Near the end of Anne Tyler’s masterful 1988 novel Breathing Lessons, protagonist Maggie Moran (married to Ira and living a middle-class life in Baltimore), looking at all the family pictures in their house recalls her fancier, and snobby, mother’s admonition that it’s “trashy” to display photos anywhere besides the bedroom. That’s one way to look at it: just like some are particular about their Christmas tree, displaying only white lights, while others prefer a messy bunch of colors that highlight the ornaments. Maggie’s mother despairs that her daughter’s life defines “common,” as highlighted by the documentation of different stages of the Moran’s children crammed on walls in their “ordinary” house. (I was reminded of this during the fan-affirming Red Sox-Yankees Wild Card game on October 5, when an announcer said that Yankee Bucky Dent—the unlikely role player who hit a deciding homer in the 1978 playoff game between the two teams—has pictures of that moment all over his Florida home, including one above his bed. I’ll keep my own counsel on that flourish, but will say it goes beyond “trashy” into, to be polite, “weird” territory.)
I’m with Maggie on the photos, as are most people I know, regardless of their economic status. When I was growing up, there were a number of pictures hung in our split-level house, most prominent, at least to my parents, five pictures of my brothers and me as babies, placed in order of birth down the stairs to the playroom. Since I was a teenager, I’ve tacked up photos or news clippings on the walls, mostly because they reminded me of something, looked cool, and might cause a momentary reverie by the odd glance at one. My newspaper offices—from the Hopkins News-Letter to New York Press—were cluttered with such frozen moments, and visitors often took a few minutes to scan the “museum” of torn-out articles, photos, original illustrations by artists I knew, paintings, and “Herman” and “Nancy” comics.
(At City Paper in Baltimore, my space was also festooned with photos and such, including one of me hoisting a trophy for winning a city government-sponsored miniature golf tournament. In 1987, after the paper was sold and I was preparing to leave on a months-long trip around the world, my business partner Alan Hirsch organized a going-away party at a Little Italy restaurant. He cracked himself up by presenting me with a toaster—alluding to the pictures in my office—and said he’d tried to get an eight-slicer, but couldn’t find one. It was a good-hearted joke at my expense, and I joined in the laughter. Alan, at least at our Charles Village offices, was like Maggie Moran’s mother: no pictures. What can I say, Al—and I’m about the only one allowed to call him that—is a hell of a fancy guy.)
At our North Baltimore home today, we’re very “common” and you can walk into almost any room and see framed photos—usually of our kids at different ages, but also extended family members—or paintings by my wife or our longtime friend Michael Gentile. Melissa has the “eye” for décor—I don’t, and am glad to leave that to her—and she’s done a splendid job, although she doesn’t touch my third-floor office which is so much the work of a packrat that, as I get older, it’s hard to move around. More than once I’ve tried to rearrange an off-kilter photo and took a tumble, falling flat on my ass, or worse, an arm. My son Booker says, not in jest, that because of my poor eyesight and clumsiness, I should wear a football helmet.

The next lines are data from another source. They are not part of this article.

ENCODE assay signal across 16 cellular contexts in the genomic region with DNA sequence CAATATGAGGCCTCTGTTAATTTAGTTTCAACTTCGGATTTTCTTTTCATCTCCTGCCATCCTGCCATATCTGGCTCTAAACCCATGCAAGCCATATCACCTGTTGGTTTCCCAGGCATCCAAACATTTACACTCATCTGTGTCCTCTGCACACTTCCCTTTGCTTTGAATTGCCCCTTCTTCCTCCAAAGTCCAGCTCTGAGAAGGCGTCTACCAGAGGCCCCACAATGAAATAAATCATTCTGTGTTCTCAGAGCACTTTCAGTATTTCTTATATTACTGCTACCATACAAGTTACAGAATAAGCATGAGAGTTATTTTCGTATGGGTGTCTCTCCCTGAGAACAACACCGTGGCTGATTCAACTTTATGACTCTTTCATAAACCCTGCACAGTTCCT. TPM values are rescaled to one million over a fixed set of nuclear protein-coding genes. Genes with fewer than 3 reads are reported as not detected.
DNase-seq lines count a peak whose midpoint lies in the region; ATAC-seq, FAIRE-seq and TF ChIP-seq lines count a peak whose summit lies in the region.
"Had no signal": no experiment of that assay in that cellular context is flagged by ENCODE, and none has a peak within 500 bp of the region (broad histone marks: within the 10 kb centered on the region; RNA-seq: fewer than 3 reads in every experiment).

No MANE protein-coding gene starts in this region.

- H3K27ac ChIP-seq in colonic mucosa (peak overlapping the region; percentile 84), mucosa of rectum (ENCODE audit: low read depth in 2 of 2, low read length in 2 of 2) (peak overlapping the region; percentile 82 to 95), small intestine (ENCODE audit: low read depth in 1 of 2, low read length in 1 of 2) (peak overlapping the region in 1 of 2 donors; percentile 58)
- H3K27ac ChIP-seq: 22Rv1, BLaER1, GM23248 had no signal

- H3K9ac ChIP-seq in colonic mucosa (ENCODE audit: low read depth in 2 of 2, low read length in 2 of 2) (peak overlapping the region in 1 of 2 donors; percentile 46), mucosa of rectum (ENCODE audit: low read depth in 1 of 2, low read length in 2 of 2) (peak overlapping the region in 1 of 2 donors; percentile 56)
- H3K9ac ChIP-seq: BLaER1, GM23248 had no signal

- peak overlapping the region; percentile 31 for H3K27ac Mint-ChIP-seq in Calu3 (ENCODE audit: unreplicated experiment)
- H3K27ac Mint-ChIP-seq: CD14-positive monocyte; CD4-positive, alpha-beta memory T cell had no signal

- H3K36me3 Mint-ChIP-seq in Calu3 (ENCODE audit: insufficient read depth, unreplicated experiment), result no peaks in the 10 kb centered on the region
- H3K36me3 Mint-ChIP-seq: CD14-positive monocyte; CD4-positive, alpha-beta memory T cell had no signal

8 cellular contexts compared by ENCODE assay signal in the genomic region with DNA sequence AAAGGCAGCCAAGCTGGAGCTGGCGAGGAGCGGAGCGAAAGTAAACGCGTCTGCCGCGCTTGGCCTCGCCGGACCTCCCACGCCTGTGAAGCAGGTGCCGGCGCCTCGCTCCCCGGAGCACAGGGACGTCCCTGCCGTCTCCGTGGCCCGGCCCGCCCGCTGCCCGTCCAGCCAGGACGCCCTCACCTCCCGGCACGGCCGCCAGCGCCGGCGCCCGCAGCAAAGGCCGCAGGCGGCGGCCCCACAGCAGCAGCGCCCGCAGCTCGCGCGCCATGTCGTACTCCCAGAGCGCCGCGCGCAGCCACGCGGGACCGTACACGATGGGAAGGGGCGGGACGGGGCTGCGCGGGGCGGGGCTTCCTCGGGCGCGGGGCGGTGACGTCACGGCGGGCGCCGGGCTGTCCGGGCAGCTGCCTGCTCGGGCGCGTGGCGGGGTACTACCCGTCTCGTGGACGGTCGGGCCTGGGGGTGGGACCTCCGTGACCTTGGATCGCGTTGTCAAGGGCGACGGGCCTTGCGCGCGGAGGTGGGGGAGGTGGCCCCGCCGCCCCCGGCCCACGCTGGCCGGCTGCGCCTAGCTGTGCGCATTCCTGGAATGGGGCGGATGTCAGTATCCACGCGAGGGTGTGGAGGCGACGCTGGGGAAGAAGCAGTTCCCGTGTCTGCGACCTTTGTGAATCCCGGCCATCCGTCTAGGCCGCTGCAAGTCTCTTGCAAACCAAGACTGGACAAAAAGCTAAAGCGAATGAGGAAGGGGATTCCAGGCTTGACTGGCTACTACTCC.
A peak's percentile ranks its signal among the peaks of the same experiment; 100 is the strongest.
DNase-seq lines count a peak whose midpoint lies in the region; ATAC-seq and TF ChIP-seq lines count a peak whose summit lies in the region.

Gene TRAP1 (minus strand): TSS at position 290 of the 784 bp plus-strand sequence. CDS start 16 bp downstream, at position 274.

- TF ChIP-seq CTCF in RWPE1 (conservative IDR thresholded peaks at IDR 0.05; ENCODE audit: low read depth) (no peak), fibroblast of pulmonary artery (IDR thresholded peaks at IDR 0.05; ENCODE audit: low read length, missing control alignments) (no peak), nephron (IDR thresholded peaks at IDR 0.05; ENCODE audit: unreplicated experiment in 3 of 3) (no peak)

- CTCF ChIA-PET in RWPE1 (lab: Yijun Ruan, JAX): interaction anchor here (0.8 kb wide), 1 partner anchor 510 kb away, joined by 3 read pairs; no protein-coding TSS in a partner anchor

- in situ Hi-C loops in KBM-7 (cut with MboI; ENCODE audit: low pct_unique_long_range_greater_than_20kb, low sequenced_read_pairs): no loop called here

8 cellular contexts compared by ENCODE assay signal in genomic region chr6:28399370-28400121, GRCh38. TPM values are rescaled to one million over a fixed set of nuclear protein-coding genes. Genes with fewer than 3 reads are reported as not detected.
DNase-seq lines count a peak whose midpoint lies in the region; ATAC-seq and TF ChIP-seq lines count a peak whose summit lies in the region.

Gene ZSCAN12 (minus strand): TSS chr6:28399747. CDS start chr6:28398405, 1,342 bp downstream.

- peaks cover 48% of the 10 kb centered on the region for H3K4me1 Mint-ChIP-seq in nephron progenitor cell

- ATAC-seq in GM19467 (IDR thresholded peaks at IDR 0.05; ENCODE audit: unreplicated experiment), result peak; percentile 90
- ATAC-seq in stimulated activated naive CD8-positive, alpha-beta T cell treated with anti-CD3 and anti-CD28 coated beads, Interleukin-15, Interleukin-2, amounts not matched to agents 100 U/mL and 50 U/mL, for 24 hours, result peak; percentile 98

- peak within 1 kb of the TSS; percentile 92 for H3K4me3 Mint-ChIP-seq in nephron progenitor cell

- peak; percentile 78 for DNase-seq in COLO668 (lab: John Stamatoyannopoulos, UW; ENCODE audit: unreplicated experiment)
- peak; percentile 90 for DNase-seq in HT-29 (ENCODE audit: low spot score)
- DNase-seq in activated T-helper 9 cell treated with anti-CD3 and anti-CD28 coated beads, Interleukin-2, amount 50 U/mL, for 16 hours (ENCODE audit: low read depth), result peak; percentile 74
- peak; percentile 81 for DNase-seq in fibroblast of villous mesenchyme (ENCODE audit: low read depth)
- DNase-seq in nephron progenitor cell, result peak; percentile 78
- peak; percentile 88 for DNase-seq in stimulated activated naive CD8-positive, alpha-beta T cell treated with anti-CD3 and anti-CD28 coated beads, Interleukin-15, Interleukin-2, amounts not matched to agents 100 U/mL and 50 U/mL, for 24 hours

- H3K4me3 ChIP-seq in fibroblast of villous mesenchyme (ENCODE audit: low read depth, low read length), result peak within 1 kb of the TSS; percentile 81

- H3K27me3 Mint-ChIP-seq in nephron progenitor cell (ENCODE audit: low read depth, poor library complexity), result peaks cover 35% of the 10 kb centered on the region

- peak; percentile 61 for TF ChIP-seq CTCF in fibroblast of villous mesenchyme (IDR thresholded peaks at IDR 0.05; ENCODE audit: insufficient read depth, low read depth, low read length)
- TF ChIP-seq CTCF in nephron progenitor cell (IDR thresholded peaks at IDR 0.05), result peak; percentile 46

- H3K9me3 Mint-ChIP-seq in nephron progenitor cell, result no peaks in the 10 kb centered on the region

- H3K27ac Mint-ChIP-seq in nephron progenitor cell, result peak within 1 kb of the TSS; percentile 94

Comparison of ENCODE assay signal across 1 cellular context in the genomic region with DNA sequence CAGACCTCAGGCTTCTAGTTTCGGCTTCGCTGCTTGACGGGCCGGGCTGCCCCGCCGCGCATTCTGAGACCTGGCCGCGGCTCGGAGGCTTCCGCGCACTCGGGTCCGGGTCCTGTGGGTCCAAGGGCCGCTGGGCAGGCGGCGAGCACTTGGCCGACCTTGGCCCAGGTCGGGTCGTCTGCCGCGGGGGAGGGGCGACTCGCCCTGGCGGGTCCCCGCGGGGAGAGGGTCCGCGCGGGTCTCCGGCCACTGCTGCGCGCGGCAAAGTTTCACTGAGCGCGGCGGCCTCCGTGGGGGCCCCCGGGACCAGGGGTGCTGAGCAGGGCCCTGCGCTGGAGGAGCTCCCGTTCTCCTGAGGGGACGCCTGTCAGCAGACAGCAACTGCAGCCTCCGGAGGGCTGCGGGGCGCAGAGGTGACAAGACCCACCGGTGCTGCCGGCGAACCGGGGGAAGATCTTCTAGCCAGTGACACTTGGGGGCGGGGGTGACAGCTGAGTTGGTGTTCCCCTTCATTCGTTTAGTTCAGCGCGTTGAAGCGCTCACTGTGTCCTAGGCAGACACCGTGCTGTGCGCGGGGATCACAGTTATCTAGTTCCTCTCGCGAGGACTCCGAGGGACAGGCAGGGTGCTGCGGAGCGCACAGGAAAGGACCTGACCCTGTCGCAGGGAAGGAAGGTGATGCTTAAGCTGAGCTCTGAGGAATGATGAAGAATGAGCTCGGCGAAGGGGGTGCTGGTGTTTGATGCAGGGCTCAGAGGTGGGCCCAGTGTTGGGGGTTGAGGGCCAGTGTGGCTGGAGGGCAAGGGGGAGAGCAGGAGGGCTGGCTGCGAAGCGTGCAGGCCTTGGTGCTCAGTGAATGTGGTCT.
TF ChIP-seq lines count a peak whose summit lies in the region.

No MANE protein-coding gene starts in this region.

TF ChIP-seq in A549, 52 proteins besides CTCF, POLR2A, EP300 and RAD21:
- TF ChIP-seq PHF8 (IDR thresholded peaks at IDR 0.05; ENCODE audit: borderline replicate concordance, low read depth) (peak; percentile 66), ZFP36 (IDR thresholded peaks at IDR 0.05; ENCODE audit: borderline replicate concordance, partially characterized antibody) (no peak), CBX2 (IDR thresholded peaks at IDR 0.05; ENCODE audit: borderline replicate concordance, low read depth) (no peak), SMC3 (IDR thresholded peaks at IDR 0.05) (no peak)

Anyway, right now I’m looking at a print (shown above), converted by my dad years ago from a slide, taken in 1962. From left to right are yours truly, cousins Steve and Phil Duncan, and my fourth oldest brother Gary, ruling the roost. It’s an autumn day, given the trees and our clothes, but I’ve no idea where we are. Could be Mill Dam Park, where I later played Little League for five years, where our annual Turkey Day Classic football game took place, the site of clandestine evening minor drug pick-ups, and the parking lot that was a favorite of my brother Jeff, in his ratty red Dodge, who would take some of the younger brothers for coffee and fresh, buttered rolls from the nearby deli.
The wooden (and probably rotting) fence gives a clue that it might be in the vicinity of the Smith household, maybe by the open-border entrance to “The Greens,” a playland behind the 14 identical houses on our cul-de-sac, where I spent so much time as a boy, swinging from vines, carrying out 1960s-style “war games” with pistols loaded with clay pellets, carving initials on the “Bunny Tree,” exploring what was said by one parent on the block to be a World War II bunker for storing food and other supplies in case the “Krauts” invaded Long Island (I bought this at 10; at 15, I suspected the story, although very rich, was apocryphal). A longshot here, but maybe it was taken in Douglaston, Queens, where the Duncan family lived, helmed by Uncle Pete and Aunt Peggy, near their well-worn (that’s on account of four kids) but big house.
It doesn’t really matter. The four of us now range in age from 62-70, worse for wear from age but intact. Phil, until recently a lifelong New Yorker, is spending his retirement in Texas, with wife Virginia, riding horses, among other activities.
Years ago I wrote a story lamenting the vanishing photo album, once a staple but now replaced by pictures stored on phones (as if they don’t get lost or screwed up, instead of the permanence of the album) and regret that I almost never print digital photos, except for birthdays and Christmas. I had a shitty camera as a teen, a one-clicker, but enjoyed the ritual of dropping off a roll at the local photo store (this was pre-one hour service) and anticipating picking up the developed pictures two days later. Some, from 1970 in particular, are still pretty good. And I guess I just toasted myself!
—Follow Russ Smith on Twitter: @MUGGER1955